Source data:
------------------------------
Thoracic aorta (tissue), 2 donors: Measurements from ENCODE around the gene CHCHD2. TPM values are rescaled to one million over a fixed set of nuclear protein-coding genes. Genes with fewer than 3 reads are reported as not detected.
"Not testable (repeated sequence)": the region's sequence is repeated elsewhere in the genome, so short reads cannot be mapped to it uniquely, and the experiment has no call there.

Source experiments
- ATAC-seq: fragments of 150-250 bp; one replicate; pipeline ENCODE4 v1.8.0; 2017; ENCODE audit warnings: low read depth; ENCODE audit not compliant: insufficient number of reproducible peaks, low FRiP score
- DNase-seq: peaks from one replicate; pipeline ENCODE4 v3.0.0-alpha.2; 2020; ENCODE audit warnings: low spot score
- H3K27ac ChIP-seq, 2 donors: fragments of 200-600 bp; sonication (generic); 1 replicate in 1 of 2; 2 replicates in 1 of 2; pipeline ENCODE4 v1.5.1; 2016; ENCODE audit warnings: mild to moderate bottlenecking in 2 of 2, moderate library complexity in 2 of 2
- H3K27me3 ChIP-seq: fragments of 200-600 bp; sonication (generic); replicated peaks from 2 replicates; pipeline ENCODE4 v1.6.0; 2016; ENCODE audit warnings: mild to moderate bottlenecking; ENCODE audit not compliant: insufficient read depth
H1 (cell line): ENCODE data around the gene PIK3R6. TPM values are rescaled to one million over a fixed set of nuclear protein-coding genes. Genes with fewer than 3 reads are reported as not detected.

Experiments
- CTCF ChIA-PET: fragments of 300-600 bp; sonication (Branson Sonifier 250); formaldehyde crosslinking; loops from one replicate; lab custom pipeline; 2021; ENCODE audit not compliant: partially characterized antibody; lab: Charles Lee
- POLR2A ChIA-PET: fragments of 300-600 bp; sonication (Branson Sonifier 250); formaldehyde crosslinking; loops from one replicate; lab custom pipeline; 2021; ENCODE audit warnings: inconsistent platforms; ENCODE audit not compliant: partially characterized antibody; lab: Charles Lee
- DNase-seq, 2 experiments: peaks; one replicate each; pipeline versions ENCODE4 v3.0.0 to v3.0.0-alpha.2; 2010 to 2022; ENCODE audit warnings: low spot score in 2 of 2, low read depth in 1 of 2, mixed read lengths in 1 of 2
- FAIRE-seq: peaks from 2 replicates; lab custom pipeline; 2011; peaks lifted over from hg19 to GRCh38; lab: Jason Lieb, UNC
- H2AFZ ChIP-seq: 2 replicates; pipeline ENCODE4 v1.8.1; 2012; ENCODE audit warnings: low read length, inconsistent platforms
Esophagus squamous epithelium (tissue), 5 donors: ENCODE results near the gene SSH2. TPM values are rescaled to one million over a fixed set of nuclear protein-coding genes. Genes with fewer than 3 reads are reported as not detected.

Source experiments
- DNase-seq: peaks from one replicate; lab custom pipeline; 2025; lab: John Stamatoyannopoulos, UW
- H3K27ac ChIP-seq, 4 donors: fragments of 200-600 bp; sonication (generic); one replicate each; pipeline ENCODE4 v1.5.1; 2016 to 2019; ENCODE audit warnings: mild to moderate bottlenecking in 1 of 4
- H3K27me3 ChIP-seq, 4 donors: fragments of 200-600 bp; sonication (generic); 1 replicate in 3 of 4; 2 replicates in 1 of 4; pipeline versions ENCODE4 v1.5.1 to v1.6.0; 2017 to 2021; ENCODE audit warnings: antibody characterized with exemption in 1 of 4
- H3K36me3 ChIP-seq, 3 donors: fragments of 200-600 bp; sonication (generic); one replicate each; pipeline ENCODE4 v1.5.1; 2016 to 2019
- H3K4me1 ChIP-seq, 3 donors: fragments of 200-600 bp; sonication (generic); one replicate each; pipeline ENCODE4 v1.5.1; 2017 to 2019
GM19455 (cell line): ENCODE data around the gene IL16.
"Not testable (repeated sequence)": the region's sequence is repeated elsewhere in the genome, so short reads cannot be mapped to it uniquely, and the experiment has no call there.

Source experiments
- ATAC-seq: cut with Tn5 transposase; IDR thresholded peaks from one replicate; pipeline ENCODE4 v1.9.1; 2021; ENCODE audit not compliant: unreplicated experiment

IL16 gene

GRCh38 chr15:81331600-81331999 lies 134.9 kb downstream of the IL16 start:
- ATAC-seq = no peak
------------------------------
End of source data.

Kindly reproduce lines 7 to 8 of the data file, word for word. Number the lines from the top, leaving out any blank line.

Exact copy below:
- H3K27me3 ChIP-seq: fragments of 200-600 bp; sonication (generic); replicated peaks from 2 replicates; pipeline ENCODE4 v1.6.0; 2016; ENCODE audit warnings: mild to moderate bottlenecking; ENCODE audit not compliant: insufficient read depth
H1 (cell line): ENCODE data around the gene PIK3R6. TPM values are rescaled to one million over a fixed set of nuclear protein-coding genes. Genes with fewer than 3 reads are reported as not detected.